Loss of AS332L1 LN-OPG off Brønnøysund, Norway, 8 September 1997
This accident and the loss of 12 lives off the coast of Norway in 1997 had far reaching consequences for the use and regulation of helicopter Health and Usage Monitoring Systems (HUMS).
On 8 September 1997 at 06:00 local time, a Norwegian AS332L1, registered LN-OPG, departed from Brønnøysund, just south of the Arctic Circle, for the Norne oil production vessel in the Norwegian Sea. Two pilots and 10 passengers were on-board (AAIB/N 2001: 4). The operator had acquired this aircraft when it absorbed a Norwegian competitor (AAIB/N 2001: 11). It was equipped with IHUMS (AAIB/N 2001: 14).
At 06:50 the crew observed a short illumination from the overspeed (or ‘OVSP’) light (AAIB/N 2001: 7). This light is primarily intended to indicate activation of an engine overspeed protection system (AAIB/N 2001: 13 and Padfield R.R. ‘Finger Trouble in the Super Puma’, Helicopter World, January-March 1990 pp 28-32) but both engines continued operating and they were not able to identify a problem (AAIB/N 2001: 7). The indication was however caused by an abnormal vibration causing a momentary loss of contact between the power turbine and its speed sensing probes (AAIB/N 2001: 98).
The vibration was due to a failure developing at the gearbox end of the drive system connecting the right hand engine to the main gearbox (MGB). It is believed that two components at the MGB end of right hand high speed input shaft (known as the ‘Bendix shaft’), the splined sleeve and subsequently the splined flange (below), had become cracked to a considerable extent during previous flights.
The thin walled Bendix shaft transmits (see below) power from the Makila engine (up to 1742 shp at 22850 rpm) and has flexible bellows (or diaphragms) at each end to allow relative movement between the engine and the MGB (AAIB/N 2001: 11-12).
These bellows are also weak points, designed to fail first. In such an event the longer piece of the shaft is prevented from flailing by a small stub shaft (one protruding beyond the bellows at each end).
About six minutes after the overspeed light first flickered the splined sleeve and flange deteriorated so as to release a lock washer and circlip (see AAIB/N 2001: Figure 6 above) into the Bendix shaft.
The Bendix shaft severed (see below) under the one tonne static load imposed by the lock washer (AAIB/N 2001: 97-99). The break was between the bellows, meaning that the severed shaft flailed, generating strong vibrations.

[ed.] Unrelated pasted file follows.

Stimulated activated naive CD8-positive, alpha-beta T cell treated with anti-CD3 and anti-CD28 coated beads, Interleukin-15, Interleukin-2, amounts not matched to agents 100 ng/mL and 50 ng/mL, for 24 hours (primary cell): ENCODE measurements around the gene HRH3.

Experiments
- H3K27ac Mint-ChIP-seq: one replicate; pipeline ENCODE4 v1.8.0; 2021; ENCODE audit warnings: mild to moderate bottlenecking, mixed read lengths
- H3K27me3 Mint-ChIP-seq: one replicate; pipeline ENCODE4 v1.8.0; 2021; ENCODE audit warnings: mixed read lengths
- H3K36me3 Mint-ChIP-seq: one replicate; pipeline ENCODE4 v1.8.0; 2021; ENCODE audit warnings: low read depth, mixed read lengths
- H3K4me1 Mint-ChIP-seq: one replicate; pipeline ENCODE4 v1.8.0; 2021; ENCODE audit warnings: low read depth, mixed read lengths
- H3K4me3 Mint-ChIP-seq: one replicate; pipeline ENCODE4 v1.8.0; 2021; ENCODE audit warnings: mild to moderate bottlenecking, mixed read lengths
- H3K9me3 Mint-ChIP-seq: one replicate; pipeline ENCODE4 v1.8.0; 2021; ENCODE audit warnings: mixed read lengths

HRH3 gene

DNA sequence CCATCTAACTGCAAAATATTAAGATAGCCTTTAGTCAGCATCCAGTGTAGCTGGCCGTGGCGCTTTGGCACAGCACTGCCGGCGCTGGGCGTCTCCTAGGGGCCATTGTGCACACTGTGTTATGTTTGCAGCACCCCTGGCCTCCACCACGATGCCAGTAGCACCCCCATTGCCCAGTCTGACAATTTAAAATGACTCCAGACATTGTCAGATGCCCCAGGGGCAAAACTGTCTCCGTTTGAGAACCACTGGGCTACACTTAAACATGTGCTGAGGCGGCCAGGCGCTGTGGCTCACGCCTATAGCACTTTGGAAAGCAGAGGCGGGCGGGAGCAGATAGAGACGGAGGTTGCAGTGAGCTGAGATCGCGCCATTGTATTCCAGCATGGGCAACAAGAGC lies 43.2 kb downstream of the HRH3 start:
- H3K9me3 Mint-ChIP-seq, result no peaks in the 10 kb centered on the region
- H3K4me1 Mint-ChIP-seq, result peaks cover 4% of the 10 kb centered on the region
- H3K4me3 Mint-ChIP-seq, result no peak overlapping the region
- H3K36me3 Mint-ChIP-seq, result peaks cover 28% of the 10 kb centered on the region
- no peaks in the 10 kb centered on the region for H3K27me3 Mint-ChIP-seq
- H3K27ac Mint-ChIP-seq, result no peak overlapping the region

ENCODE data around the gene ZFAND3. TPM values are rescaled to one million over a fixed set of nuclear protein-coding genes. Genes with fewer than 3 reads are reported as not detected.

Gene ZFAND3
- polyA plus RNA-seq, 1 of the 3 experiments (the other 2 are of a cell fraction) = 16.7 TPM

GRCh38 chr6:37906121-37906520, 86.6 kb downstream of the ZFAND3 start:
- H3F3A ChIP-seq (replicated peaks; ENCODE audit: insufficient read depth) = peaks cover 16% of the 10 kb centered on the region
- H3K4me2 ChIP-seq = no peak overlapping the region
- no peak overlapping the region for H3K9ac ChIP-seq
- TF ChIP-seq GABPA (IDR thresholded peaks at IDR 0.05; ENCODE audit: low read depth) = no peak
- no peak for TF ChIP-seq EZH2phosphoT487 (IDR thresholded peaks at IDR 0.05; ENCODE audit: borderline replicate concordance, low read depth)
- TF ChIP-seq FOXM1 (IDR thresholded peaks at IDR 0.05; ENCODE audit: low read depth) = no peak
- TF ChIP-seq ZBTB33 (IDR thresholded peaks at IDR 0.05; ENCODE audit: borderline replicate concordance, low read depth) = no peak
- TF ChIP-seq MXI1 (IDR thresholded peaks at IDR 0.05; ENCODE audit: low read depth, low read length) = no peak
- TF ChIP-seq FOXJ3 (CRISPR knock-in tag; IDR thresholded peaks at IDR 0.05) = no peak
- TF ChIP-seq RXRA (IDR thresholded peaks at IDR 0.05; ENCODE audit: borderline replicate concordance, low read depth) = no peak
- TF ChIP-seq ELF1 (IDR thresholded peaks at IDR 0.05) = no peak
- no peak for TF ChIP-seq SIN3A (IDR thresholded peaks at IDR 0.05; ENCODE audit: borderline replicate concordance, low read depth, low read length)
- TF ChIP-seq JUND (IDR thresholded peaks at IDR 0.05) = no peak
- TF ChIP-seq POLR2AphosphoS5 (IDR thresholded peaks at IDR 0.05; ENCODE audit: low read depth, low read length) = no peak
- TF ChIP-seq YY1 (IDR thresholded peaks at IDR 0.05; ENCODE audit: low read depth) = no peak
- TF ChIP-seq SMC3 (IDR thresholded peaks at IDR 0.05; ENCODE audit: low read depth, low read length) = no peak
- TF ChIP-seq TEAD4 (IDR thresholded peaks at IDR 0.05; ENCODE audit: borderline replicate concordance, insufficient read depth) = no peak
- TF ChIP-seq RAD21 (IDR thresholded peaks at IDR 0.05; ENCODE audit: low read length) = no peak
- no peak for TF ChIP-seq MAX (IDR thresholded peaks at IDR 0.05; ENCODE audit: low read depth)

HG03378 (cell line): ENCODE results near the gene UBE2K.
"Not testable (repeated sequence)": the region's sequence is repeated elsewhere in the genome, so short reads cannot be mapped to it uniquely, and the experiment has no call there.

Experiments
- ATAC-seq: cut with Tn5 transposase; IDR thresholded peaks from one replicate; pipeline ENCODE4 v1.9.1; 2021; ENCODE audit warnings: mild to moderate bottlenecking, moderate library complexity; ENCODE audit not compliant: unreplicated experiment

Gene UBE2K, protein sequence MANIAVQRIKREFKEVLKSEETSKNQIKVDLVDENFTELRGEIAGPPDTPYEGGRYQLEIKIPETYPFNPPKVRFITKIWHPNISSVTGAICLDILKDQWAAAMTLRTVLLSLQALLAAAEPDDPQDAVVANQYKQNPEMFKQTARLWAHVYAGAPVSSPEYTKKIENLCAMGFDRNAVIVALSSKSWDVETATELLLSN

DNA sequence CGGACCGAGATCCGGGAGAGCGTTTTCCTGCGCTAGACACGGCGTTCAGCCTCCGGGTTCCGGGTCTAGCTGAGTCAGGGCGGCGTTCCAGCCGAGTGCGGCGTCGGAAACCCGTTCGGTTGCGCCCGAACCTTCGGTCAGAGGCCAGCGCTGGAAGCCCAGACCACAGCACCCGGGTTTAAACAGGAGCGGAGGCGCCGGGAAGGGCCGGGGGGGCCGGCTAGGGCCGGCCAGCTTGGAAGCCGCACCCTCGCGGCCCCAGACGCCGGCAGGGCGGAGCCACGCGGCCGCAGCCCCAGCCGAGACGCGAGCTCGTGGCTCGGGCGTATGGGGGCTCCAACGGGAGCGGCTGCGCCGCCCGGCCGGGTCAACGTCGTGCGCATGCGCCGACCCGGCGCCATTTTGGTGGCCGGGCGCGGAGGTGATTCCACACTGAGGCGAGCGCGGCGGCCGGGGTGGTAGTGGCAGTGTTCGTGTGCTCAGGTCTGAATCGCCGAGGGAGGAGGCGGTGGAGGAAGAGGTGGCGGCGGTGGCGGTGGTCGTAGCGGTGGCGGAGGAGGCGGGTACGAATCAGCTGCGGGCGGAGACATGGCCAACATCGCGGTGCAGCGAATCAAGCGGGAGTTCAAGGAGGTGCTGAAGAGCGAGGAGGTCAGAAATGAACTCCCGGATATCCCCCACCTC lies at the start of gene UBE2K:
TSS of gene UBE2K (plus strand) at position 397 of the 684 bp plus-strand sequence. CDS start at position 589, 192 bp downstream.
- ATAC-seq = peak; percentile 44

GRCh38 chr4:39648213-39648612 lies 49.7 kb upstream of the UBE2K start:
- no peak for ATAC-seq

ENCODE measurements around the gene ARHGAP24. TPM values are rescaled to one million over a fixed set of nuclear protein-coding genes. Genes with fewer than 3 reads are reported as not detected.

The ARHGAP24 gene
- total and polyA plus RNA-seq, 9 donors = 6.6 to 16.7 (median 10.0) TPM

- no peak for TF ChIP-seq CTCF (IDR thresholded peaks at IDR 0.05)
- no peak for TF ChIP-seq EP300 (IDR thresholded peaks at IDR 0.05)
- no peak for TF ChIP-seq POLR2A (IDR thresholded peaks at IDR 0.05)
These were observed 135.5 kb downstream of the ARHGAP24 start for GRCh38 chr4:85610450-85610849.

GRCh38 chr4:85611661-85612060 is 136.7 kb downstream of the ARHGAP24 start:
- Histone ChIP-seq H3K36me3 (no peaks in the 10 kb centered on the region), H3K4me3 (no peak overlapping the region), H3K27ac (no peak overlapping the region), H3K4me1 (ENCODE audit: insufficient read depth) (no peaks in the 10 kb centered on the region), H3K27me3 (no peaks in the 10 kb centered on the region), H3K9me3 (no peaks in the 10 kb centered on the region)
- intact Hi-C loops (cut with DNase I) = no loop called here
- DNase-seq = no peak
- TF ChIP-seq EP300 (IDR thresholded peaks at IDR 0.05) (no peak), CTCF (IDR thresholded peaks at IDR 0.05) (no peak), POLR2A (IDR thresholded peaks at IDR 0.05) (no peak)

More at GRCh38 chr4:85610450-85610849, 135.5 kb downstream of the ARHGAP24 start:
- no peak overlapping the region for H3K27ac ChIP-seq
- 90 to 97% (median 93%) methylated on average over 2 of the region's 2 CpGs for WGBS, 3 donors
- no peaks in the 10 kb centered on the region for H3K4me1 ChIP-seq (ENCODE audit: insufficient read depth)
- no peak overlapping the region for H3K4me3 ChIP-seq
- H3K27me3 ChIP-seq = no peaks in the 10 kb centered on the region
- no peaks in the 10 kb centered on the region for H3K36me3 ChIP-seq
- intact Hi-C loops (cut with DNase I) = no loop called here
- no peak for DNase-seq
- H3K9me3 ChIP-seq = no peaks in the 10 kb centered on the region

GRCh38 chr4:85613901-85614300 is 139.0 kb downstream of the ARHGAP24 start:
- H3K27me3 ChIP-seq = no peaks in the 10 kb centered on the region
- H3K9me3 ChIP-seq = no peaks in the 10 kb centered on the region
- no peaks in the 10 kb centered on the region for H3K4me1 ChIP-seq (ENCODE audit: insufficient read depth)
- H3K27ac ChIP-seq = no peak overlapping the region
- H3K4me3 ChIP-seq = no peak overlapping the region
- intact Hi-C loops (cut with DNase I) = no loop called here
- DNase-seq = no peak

If the Bendix shaft fails the most serious hazard is that the power turbine (see below), no longer constrained by the load of the rotor system, could be accelerated by the gas generator exhaust until its turbine discs burst, releasing high-energy debris.
The defence against this is an overspeed protection system designed to shut down the gas generator as the power turbine accelerates above 120% power turbine speed (Nf) (AAIB/N 2001: 13). There were no requirements for the further defence of debris containment when the AS332L was certified (AAIB/N 2001: 24).
Unfortunately the progressive failure in the drive system also damaged the Nf sensors used by both the overspeed protection and Engine Electronic Control Unit (EECU). Due to a flaw in the design, not only did the loss of Nf signal cause the EECU to increase the gas generator speed (Ng), but the overspeed protection system was also disabled.
The power turbine accelerates until the turbine discs burst (AAIB/N 2001: 101). The debris cut the flying controls (see AAIB/N 2001: Figure 19a at the top of this page) and the helicopter, which had been flying at 1800ft and 120 knots, went out of control. All 12 occupants died when the helicopter hit the sea about 15 seconds later (AAIB/N 2001: 7), 100 nautical miles from Brønnøysund (AAIB/N 2001: 50).
Safety Issues from the Accident Investigation
The AAIB/N (2001: 101) identified 14 causal factors (see below). These are broadly listed chronologically.
A prime tecnical objective of the AAIB/N investigation became to identify what initiated the fatigue cracking in the splined sleeve (AAIB/N 2001: 101). A number of potential contributory causes (both production and maintenance related) were considered (AAIB/N 2001: 111-120). The AAIB/N was not able to establish with certainty the initiating factor, but noted two circumstances that they considered potentially relevant (AAIB/N 2001: 4-5):